The tobacco cropping demands a great utilization of synthetic products for its maintenance, causing environmental impacts and health damages to the farmers. Considering this, more substantial researches, as well as effective actions that are able to reduce the environmental impacts of croppings, like this without a production affect, assume great importance and urgency. In this case, it is possible to mention some integrated pest management and, studies about the biodiversity and its trophic relations inside the croppings.

The literature related to Epitrix in tobacco cultivation is scarce in Brazil. There is more recent research on population fluctuation and spatial distribution of Diabrotica speciosa Gemar, 1824 on organic tobacco cultivation [13] .

Considering these facts, the aim of this study is analyze the distribution and populational fluctuation of Epitrix spp., as well as evaluate possible influences by temperature, pluviosity and adjacent vegetation in the population dynamics of the species in cultivation of organic tobacco at Santa Cruz do Sul, Rio Grande do Sul, Brazil.

2. Material and Methods

The research was conducted in Virginia-type tobacco cropping, with an organic management, at the Worldwide Center for Agronomic Development, Extension and Training (ADET), a property of Japan Tobacco International (JTI) located at the Industrial District of the municipality of Santa Cruz do Sul, Rio Grande do Sul, Brazil. The adopted management is annually inspected and certified by CEE 2092/91 (European Union) and USA NOP - 7 CFR Part 205 (USA National Organic Program).

Santa Cruz do Sul (29˚43'59"S, 52˚24'52"W), in the State of Rio Grande do Sul, Brazil, is a city that abranges an area of 733.5 km2. It is located in the Centro Oriental Riograndense mesorregion, as well as the geomorphological complex of Periferic Sul-Riograndense Depression, in a low altitudes belt, with no more than 150 m. The climate is Subtropical. The medium temperature is 20.1˚C, with the high of 26.4˚C and minimum of 13.8˚C. About the annual precipitations, occur in a period of 91 - 153 days, with variation between 858.8 and 2.325.4 mm [14] [15] [16] [17] .

Spatial distributions and population fluctuations of Epitrix spp. were analyzed due to an analysis of weekly samplings collected in the tobacco cropping fields, in a total of 14 collects that were made during the period November 2011 - March 2012, about four weeks after the last crop collecting.

Three sampling transects were placed next to the cultivation fields (Line 01, Line 02 and Line 03), chosen because they covered three different “phytophysiognomies” which could influence the population dynamics of Epitrix spp. In the first line, there was a forest of Eucalyptus spp along with medium and large shrubs. The edge of Line 02 was a forest with species of native trees, with smaller height. The vegetation adjacent to Line 03 was composed by grasses. These transects were separated by a distance of 20 m and the distribution of the sampling points was according to a gradient outside the center of the field.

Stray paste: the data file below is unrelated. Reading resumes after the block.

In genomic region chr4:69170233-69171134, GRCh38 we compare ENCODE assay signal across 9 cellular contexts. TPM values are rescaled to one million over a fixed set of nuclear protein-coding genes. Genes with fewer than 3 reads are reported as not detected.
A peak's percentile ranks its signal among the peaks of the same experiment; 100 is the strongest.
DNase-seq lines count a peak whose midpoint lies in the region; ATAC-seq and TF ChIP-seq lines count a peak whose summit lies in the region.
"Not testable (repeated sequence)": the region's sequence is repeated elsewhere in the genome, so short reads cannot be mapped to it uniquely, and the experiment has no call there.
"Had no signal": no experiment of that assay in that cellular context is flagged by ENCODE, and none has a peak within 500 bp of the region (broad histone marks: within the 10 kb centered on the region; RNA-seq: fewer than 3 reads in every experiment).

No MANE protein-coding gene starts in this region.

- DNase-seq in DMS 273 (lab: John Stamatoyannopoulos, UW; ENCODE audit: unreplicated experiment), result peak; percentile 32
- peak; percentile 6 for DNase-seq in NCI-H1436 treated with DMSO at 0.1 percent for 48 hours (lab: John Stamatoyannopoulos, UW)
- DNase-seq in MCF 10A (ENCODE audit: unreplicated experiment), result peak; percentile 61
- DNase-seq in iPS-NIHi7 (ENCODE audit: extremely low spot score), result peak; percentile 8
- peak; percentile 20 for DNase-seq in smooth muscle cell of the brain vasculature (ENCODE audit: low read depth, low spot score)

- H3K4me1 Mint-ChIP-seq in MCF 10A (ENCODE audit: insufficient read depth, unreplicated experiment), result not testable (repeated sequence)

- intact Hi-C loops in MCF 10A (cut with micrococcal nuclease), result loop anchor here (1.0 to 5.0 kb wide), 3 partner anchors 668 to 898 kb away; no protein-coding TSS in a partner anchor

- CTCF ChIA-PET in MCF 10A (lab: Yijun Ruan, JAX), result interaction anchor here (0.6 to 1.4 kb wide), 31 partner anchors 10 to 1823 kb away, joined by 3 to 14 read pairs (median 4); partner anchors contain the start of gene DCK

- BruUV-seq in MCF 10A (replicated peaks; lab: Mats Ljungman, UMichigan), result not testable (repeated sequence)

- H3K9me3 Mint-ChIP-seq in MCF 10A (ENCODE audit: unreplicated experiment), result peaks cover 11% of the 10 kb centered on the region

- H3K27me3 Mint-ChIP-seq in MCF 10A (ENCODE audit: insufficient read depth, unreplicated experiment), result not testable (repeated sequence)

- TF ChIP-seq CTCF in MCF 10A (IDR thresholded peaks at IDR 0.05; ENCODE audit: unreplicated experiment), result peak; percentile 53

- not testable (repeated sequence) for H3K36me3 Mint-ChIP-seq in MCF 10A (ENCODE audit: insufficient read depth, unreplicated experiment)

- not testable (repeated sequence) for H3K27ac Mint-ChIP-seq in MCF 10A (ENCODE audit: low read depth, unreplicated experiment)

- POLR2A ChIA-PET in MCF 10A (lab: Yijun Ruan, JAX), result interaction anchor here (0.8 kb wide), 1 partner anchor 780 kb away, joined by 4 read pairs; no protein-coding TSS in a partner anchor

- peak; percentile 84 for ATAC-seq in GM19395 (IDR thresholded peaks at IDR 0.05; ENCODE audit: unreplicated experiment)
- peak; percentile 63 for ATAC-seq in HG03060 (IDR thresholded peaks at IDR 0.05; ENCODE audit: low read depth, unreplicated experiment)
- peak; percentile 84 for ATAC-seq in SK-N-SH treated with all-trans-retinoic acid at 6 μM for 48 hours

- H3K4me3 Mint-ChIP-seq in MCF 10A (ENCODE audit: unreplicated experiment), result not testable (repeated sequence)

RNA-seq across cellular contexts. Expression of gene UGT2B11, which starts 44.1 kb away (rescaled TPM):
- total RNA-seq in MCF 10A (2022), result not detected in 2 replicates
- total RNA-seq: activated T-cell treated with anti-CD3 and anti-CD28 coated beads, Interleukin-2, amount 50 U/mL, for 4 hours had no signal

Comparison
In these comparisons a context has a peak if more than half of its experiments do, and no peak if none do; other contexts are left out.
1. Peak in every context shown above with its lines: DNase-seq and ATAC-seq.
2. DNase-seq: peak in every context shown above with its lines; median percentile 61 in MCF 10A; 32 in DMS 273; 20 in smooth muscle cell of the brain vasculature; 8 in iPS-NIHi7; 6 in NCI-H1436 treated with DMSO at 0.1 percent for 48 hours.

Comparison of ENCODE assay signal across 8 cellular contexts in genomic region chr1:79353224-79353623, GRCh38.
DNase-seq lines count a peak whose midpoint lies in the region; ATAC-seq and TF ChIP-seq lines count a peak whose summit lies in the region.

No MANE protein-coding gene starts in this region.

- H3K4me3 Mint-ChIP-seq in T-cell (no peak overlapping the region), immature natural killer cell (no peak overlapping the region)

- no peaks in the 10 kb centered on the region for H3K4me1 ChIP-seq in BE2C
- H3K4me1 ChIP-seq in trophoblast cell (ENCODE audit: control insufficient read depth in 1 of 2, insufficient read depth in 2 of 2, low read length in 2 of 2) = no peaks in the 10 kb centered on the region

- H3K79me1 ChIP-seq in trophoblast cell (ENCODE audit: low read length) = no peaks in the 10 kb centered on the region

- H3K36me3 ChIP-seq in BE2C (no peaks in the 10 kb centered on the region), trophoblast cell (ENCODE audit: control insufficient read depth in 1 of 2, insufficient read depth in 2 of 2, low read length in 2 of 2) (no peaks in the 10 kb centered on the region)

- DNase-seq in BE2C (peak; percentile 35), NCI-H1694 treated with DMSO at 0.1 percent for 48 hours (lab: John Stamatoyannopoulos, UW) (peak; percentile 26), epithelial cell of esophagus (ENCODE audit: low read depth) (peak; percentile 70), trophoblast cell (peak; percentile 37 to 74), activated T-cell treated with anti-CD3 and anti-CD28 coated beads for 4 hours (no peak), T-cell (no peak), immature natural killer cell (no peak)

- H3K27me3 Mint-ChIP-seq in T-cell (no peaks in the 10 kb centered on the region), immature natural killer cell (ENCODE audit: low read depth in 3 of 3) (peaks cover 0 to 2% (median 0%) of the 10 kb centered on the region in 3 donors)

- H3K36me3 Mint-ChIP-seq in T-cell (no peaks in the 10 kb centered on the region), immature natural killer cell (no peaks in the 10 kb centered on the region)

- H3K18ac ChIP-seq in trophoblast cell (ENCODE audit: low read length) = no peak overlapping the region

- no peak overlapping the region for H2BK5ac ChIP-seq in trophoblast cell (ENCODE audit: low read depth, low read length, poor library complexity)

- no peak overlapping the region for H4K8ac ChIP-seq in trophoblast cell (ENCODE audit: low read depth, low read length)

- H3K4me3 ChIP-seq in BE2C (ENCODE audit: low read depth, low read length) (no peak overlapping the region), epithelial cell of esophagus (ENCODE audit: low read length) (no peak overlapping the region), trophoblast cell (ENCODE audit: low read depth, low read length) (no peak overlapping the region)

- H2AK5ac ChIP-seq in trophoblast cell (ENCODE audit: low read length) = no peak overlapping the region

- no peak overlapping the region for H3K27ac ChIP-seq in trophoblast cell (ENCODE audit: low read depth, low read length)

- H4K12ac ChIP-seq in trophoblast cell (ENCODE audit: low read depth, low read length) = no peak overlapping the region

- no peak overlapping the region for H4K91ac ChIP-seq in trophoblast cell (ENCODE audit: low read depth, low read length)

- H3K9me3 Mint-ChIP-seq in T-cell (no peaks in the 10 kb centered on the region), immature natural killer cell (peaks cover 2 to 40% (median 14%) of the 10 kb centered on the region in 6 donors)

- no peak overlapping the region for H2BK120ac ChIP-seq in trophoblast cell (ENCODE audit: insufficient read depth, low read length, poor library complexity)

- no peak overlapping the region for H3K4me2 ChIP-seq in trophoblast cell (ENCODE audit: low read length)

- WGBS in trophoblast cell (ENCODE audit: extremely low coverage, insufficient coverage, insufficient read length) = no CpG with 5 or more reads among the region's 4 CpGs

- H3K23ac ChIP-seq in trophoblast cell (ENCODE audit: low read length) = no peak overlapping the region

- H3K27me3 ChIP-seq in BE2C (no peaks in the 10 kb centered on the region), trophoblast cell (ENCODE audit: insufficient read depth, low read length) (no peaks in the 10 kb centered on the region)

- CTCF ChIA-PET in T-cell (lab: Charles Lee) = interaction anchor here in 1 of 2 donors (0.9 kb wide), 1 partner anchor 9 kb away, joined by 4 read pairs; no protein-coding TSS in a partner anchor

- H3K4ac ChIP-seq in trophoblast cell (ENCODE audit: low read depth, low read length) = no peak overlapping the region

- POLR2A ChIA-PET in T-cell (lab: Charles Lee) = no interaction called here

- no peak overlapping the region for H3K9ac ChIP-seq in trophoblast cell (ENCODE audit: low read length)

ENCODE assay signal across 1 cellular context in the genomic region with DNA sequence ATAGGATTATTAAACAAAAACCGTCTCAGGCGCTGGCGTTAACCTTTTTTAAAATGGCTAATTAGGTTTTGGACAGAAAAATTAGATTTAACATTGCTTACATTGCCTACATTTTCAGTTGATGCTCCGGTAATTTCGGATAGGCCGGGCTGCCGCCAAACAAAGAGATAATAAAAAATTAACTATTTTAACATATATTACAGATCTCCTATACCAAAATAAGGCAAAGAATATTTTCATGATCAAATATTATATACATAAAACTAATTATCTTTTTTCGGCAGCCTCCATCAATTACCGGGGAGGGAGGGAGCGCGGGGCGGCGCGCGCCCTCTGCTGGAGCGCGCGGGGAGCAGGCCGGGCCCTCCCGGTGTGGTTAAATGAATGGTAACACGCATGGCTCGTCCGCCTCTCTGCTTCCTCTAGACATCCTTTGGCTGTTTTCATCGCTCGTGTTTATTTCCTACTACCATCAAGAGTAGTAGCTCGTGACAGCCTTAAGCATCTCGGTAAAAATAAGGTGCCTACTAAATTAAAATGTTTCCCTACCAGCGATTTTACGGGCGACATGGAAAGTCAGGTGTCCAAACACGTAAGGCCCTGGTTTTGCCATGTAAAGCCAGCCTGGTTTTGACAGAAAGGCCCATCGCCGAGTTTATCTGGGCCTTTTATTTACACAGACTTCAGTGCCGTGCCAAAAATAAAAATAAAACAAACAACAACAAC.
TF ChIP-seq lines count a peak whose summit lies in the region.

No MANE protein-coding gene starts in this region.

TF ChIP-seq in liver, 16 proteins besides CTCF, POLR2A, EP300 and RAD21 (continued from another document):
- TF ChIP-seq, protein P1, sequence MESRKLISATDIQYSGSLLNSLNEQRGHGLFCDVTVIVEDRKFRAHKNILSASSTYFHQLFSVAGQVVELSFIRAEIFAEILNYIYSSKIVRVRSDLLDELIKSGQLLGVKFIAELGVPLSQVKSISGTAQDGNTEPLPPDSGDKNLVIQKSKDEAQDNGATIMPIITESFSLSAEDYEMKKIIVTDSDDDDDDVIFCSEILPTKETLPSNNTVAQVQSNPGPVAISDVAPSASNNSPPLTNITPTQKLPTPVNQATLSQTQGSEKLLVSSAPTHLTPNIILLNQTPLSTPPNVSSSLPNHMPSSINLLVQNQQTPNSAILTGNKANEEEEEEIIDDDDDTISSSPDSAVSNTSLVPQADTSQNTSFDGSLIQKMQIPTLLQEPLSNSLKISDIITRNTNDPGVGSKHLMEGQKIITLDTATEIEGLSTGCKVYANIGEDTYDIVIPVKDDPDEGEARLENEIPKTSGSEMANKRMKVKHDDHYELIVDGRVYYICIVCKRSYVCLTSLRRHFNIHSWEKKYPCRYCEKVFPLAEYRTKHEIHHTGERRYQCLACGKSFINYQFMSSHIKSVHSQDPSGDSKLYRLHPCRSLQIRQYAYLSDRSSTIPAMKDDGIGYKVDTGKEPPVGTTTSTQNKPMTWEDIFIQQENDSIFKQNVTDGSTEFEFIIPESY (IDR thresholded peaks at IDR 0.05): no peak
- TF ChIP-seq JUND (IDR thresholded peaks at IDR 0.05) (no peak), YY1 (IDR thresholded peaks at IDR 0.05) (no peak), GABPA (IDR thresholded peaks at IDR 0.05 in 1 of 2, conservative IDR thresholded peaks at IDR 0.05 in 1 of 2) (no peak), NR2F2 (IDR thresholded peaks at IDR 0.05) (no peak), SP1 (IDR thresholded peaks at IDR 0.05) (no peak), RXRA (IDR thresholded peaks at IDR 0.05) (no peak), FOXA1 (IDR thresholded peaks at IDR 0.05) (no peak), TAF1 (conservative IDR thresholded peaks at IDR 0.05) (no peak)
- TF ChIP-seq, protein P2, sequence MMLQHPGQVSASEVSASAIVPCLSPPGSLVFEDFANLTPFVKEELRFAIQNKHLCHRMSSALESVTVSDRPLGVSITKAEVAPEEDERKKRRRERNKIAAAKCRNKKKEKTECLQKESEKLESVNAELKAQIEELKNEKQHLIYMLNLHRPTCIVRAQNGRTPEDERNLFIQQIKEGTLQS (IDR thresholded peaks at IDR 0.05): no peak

The lines were divided into four sampling points (Outside, Border, Inside and Center), with at least eight meters of distance between them. At each point, were disposed four Pit-fall traps and a Malaise trap.

The identification and quantification of the collected specimens were realized at Laboratory of entomology of Santa Cruz do Sul, with stereoscope microscope and based on the taxonomic key of Rafael et al. [18] , in the first moment at taxonomic levels of order and family. More specifically, keys like Bryant [19] , Costa Lima [20] and Bechyné [21] were used to a general identification. The collected material was deposited in the entomological collection of Santa Cruz do Sul (CESC), and preserved in ethanol 70%.

To have a better observation of the spatial distribution and populational fluctuation of Epitrix spp. in the study fields, tridimensional maps were plotted by ArqView. In case of the evaluation of temperature and pluviosity patterns and its influence on populational dynamics of Epitrix in the tobacco fields, meteorological data collected at the nearest station and powered by INMET, in the municipality of Rio Pardo, about 26 km of Santa Cruz do Sul, were used.

About the data analysis, the obtained results were submitted to Kruskal-Wallis’ index for variance, and the mediums were compared by Dunn’s test for non-parametric data. The significance level considered in this study was α = 0.05. A Pearson’s correlation test was also conducted. The data were statistically compared in softwares like BioEstat 5.0 and PAST v 2.17 [22] [23] .

3. Results and Discussion

Associated with tobacco cultivation, 1584 individuals of Epitrix spp. were sampled, with 86.57% collected in Malaise traps and the others 13.43% in Pit-fall. The most abundant period was between the end of January and beginning of February of 2012, with 78.4% of the total sampling (Figure 1). This is the period when the tobacco leaves are well developed, granting a great feeding source for plagues.

Before this period, the collection of the first lower tobacco leaves is normally made. Considering this, there is a possibility of greater movement by the adult flea beetles, caused by the initial scarcity of sources (Table 1). Costa-Lima [20] mentions that the lifecycle of Epitrix is, approximately, a month and a half. This inference was observed in this study, when the concentration of incidences of Epitrix occurred in a period of six weeks.

Figure 1. Population distribution of Epitrix spp. (A), temperature and rainfall (B), from December 2011 to March 2012 in the municipality of Rio Pardo (RS).

The increasing of Epitrix spp. can be also seen by the low pluviosity index and a period of temperatures higher than 31˚C. These conditions are very favorable to the development of this species, and this inference is corroborated when analyzed by the Pearson’s correlation: It is observed a positive relation between Epitrix density and temperature (0.11), showing that the highest is the temperature, more increasing on the populational density is expected. The temperature is one of the most influential environmental factors, being like a regulator, once the insects cannot regulate their temperature themselves [24] .